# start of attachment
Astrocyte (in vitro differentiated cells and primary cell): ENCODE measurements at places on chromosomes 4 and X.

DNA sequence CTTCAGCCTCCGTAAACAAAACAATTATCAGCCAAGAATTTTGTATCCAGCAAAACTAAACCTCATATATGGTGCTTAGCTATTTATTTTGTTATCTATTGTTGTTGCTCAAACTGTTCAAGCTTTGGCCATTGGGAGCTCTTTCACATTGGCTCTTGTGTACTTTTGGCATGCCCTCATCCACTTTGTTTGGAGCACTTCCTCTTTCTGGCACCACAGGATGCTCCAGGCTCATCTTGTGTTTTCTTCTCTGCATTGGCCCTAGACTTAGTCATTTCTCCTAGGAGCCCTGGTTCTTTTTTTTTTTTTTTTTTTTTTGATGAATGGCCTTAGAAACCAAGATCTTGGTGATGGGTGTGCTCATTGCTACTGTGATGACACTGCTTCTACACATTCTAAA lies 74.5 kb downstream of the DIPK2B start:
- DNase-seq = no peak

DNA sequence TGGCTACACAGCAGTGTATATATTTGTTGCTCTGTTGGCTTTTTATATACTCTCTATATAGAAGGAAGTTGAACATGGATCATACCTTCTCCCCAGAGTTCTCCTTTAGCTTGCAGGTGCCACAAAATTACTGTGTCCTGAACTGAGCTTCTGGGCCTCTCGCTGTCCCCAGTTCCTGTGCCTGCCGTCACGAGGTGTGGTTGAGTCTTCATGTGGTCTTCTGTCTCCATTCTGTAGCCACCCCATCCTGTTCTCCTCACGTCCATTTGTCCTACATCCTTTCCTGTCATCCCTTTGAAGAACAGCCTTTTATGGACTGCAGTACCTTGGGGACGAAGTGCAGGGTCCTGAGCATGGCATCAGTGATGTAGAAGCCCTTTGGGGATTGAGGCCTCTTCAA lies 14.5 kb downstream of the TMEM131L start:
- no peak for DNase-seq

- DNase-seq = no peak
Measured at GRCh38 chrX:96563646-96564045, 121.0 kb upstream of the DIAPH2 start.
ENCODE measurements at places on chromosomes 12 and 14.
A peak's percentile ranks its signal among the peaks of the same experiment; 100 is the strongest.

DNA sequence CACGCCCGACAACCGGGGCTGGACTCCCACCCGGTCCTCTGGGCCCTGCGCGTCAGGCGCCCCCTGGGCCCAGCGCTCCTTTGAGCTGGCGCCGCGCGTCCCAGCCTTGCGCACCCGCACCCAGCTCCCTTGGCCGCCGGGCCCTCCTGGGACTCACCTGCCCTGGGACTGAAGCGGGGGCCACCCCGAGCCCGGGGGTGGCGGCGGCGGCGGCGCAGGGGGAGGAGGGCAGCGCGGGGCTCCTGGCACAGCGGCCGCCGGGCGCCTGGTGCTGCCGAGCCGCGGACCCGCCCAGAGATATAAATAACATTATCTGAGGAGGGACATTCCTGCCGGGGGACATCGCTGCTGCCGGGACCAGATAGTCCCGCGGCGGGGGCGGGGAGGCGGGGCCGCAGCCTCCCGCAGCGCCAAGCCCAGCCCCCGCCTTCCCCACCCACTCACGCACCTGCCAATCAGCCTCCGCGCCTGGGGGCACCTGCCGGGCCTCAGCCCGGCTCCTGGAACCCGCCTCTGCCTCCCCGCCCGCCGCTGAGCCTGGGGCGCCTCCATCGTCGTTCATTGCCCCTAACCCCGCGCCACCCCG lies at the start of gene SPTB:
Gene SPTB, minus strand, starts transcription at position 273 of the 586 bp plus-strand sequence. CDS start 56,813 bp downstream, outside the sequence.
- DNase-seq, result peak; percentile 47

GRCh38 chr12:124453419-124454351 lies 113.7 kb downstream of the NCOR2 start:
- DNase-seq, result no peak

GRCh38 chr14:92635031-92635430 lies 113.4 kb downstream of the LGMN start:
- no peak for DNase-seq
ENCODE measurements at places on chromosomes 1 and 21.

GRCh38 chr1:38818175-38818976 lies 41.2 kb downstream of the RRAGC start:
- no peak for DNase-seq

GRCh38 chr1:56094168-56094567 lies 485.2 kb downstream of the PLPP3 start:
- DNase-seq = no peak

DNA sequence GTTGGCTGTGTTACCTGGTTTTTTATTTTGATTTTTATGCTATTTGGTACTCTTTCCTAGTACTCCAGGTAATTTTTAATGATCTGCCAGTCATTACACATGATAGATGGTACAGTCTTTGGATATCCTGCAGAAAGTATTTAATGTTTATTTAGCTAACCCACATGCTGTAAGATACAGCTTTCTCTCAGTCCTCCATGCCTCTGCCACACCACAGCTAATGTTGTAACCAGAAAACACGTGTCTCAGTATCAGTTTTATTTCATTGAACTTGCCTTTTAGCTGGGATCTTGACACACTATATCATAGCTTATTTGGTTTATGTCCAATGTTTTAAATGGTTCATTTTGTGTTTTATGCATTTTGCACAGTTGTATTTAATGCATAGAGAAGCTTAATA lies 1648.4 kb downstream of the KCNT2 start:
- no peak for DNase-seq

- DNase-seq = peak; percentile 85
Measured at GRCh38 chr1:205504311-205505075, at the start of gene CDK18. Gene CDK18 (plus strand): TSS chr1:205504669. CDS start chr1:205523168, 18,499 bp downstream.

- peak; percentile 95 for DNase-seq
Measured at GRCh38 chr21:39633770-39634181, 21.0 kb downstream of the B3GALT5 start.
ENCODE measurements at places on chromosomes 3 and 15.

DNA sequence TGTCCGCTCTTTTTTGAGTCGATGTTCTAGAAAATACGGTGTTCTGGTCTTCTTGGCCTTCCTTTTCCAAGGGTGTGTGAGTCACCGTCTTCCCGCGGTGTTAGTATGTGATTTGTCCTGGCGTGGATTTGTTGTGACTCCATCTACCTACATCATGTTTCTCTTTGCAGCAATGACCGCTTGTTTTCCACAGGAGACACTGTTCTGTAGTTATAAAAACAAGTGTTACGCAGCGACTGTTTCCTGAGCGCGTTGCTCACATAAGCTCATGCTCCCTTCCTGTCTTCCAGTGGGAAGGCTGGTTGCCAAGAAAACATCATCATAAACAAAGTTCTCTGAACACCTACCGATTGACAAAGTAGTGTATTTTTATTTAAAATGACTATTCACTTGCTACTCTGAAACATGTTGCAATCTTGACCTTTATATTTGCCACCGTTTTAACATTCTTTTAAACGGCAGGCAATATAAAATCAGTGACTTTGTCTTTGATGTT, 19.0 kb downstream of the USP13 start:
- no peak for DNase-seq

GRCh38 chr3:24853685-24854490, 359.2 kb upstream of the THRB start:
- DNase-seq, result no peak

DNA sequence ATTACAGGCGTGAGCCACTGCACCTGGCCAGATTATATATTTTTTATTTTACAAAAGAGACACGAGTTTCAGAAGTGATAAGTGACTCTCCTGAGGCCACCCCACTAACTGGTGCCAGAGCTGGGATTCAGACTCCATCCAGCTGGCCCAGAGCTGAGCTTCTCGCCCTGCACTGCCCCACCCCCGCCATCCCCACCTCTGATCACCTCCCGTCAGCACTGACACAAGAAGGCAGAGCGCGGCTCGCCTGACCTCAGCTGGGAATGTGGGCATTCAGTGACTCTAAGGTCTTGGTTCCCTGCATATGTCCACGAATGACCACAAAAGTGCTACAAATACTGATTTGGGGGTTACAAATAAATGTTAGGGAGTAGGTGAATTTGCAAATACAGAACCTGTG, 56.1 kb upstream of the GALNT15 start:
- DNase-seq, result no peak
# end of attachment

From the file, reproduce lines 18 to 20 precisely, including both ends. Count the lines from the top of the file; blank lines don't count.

GRCh38 chr1:38818175-38818976 lies 41.2 kb downstream of the RRAGC start:
- no peak for DNase-seq

GRCh38 chr1:56094168-56094567 lies 485.2 kb downstream of the PLPP3 start: